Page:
Artists Cemetery


We were not looking to wander through cemeteries, but we saw this one ducking behind the main drag with no signage (nothing to indicate a staked claim, unlike other places in Woodstock). A simple hill, a few trees at the top – an island behind the town – some unusual tombstones even at street level. We returned, we explored. What we found was amazing. At the top of the hill stands a monument facing the other side of the slope, a simple stele of native stone: the Shotwell Pillar. Etched into its face are the words: “Encircled by the everlasting hills, they rest here who added to the beauty of the world by art, creative thought, and by life itself,” attributed to Dr. James T. Shotwell. Artists: honored in death, if not in life. But this side of the hill looked bare. On closer inspection, we discovered in-ground stones scattered about, varying in size and shape. Here is Hervey White, who led a group, the Mavericks, that split off from the original Byrdcliffe artists led by Ralph Radcliffe Whitehead and Jane Byrd McCall – who are also here in the cemetery. Buried here are visual artists, writers, musicians, performers and intellectuals – all together in this small death site, the  most appealing one we have ever seen. The stones are individualistic, creative, sad, clever, beautiful, stylized, plain and fancy – but all are flat and snug to the ground. In the Memorial Society’s mission statement, it says that the design is “as one landscaping unit that preserves ... the uninterrupted beauty of its natural slope and surface.” It does, and it should. Still, the artists have managed to add to the beauty on their flat palettes, leaving their signage on the surface of the lovely slope for all eternity. Also included with the 19th-century crowd are some well-known 20th century creative, but no longer active, minds (Milton Avery and Philip Guston, for instance). It was a privilege to wander in among them. Cemeteries are always physical reminders of our ends, sometimes personalized by tombstones but more often standardized in the same way that life standardizes us. The fact that there is a sensitivity here to the creative dead makes it a little more acceptable, allowing us to view it in an arslocii way. In some “Through the Looking Glass” sense, the stones and their placement become an in-ground permanent gallery for all to stroll through and enjoy. What could be a better end for creative people – to always have their work seen and remembered?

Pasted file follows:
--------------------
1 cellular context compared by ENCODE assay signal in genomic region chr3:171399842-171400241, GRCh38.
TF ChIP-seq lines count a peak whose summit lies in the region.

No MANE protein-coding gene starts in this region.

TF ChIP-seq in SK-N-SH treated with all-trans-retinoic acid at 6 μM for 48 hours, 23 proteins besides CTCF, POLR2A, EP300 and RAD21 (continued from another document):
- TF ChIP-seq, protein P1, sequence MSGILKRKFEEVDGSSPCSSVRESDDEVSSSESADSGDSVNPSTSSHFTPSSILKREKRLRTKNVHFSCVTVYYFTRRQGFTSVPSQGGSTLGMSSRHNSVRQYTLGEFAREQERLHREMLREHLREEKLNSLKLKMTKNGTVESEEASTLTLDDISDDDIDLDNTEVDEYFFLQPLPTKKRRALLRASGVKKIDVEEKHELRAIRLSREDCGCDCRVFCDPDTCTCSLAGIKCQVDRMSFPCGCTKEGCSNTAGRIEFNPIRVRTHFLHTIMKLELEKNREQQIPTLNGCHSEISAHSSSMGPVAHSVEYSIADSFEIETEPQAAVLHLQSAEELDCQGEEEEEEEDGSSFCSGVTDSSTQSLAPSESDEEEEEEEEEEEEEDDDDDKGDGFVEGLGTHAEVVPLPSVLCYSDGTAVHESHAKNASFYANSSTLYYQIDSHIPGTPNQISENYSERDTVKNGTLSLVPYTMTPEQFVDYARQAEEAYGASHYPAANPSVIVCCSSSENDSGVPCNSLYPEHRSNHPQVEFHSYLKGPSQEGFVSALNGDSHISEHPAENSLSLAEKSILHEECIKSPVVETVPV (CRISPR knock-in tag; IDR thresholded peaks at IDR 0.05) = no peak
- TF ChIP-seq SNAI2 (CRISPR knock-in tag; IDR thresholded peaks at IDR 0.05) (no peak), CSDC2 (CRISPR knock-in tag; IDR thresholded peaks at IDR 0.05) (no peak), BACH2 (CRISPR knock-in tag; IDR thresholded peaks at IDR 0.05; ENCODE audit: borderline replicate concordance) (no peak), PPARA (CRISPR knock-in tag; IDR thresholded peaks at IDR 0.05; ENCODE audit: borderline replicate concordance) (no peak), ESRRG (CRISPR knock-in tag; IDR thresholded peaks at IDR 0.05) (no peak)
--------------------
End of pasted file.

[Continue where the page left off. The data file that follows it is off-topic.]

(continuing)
Cairns and Mounds


While visiting the Woodstock Artists Association and Museum, we noticed “an unauthentic Map of Woodstock County of Ulster...” from 1926, a rendering of the town indicating where all the artists lived at that time, including little sketches of each property with the owners’ names, plus points of interest in the area. Indian Caves and Quarry are indicated sites and, after a small amount of investigation on our part, it turns out that at those locations there are a number of prehistoric rock shelters (2000 b.c.e. to 1750 c.e.) – several dozen rock structures and cairns, some up to 100 feet in length, found mostly near waterways – left around the base of Overlook Mountain, possibly by the original inhabitants. Mentioned in deeds from the early 1800s as “ancient monuments,” and used then as landmarks for surveying purposes, the mysterious structures persist in being un-understandable. Despite the uncertainty as to what the purpose of the formations was, there are theories about the Catskills having been used by three different native tribes as burial grounds and, therefore, sacred sites. We tried to explore one area that was said to have a few cairns but we never found them; probably they were hidden by decades, if not centuries, of plant growth. We will have to return and ask for help in locating them. It is truly a compelling idea that could potentially be the most primal of arslocii. Can’t wait.

arslocii, a creation of Probasco Haus Press

copyright © 2010 Probasco Haus Press LLC


Top Left: Artists Cemetery, stone marker.

Bottom Left: Byrdcliffe with attached portion of one of the outdoor sculpture entries,

“The Magnificent Adventure of Henry Hudson.”

Right: Innisfree Garden’s long walk across Tyrrel Lake.